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Sunday, 9 November 2014

"A City Built by Gentlemen for Gentlemen"

Two Englishmen from Norfolk and I were discussing manners on a long bus ride today. They are doing a walking tour of Malt, and we had a great time discussing walking in Exmoor, Dartmoor and other gorgeous places in England. They had done a walking tour of Cumbria, which I have always wanted to do, and, God willing, will do one day.

A situation, which is, sadly, too common in Malta, arose when a young man of about fourteen had to be "bullied" into giving up his seat for an elderly woman.

Now, on most days, young men do not give up their seats to elderly women. Old woman stand, holding on, while some of the drivers careen around corners, and one must have sea-legs to withstand the angles. Adult men do not give up their seats for women.

Manners are missing.

Manners are also missing with smokers, a breed much more common in Europe than in America. Smokers walk on the sidewalks smoking, not caring if their cigarettes brush up against one. Smoking is too common, and there seem to be no manners concerning blowing smoke in people's faces.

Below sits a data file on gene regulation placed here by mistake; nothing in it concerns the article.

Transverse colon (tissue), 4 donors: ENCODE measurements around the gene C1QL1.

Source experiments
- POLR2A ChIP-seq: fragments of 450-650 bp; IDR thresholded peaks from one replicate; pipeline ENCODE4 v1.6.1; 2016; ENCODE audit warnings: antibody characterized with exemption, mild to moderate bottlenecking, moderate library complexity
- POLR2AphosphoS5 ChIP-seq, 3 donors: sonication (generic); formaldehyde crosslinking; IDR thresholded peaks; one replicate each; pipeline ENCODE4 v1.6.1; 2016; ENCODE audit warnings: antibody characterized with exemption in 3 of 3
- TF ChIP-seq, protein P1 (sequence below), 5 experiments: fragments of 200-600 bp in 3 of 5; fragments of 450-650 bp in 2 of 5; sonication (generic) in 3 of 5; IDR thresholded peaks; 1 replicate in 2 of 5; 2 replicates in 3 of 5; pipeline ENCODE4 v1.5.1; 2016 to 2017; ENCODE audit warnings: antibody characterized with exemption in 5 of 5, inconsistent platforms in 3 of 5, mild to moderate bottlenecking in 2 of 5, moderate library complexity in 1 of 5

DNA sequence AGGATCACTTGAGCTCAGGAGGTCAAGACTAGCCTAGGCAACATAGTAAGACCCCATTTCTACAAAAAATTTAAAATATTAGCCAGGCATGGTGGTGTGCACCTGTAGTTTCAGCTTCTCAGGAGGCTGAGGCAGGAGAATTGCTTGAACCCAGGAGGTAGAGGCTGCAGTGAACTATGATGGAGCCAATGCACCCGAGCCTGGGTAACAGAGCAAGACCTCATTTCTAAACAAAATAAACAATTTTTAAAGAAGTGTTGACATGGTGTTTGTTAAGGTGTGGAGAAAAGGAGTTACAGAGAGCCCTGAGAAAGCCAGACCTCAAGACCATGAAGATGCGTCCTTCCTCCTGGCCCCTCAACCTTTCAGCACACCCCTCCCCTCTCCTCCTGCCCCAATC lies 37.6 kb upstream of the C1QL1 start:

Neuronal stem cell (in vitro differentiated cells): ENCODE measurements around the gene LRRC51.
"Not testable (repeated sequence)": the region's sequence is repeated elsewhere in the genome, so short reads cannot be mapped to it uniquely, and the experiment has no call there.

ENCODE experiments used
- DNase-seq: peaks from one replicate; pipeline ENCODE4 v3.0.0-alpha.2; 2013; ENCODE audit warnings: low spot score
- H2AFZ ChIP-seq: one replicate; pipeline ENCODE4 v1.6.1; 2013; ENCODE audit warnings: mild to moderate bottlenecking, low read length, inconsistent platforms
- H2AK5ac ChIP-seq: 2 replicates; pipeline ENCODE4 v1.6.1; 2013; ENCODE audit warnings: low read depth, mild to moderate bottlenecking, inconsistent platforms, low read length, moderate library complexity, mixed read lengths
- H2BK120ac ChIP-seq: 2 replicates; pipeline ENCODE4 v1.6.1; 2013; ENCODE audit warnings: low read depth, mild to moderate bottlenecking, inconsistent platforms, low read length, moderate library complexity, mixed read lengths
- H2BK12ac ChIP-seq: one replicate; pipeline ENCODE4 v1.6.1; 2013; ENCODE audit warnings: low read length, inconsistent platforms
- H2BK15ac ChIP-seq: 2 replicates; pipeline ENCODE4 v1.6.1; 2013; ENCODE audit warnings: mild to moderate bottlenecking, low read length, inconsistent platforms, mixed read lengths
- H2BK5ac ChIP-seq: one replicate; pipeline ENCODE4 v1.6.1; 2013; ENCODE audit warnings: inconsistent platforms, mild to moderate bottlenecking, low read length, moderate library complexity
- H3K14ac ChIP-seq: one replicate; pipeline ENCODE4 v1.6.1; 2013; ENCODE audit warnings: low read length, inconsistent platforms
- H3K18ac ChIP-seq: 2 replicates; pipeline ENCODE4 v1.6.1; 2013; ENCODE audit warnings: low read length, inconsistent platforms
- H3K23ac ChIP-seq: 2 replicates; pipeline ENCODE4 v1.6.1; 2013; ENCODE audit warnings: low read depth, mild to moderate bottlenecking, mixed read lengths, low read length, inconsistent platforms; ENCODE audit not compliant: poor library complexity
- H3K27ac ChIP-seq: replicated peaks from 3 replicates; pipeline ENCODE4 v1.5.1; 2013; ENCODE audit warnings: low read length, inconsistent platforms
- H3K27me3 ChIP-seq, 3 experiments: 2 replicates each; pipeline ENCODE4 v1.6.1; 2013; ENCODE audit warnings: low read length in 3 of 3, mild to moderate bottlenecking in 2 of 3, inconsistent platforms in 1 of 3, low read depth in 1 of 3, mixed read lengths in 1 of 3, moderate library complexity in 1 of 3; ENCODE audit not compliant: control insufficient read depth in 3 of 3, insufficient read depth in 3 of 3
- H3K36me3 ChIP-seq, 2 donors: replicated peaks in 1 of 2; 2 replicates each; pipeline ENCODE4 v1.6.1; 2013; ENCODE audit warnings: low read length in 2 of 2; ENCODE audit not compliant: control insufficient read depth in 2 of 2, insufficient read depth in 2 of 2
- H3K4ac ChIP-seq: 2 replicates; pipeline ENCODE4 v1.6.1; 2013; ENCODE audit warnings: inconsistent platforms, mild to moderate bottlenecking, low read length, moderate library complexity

Now, the two gentlemen from Norfolk were telling me that Cyprian young people also lack manners. They walked through Cyprus as well.

The lack of manners is directly connected to the lack of Christianity. Narcissism and rudeness rule the day, in persons who have never been taught to think of others first, or honor old age.

Asian girls give up their seats in the bus to the old. Asian girls, by whom I mean young women from Japan and Korea, who are here either as tourists or who go to the international schools which teach English, are extremely polite and well-bred.

They are not Christian, but have a long cultural history of honoring the aged. We have lost the sense of respect for the old.

And, women and babies....

The two men on the walking tour blamed parents and so do I.  Manners are learned in the home. Manners need to be practiced daily, as part of the larger lifestyle of considering other people's needs before one's own.

The two men also noted a difference in ethnic groups regarding manners. Daily, I pass a group of men who hog the pavement when I walk from Adoration to the bus stop. They will not move over for me or most people. They are not Maltese.

This island has a motto for Valletta-"the city built by gentlemen, for gentlemen". How I wish that were true today.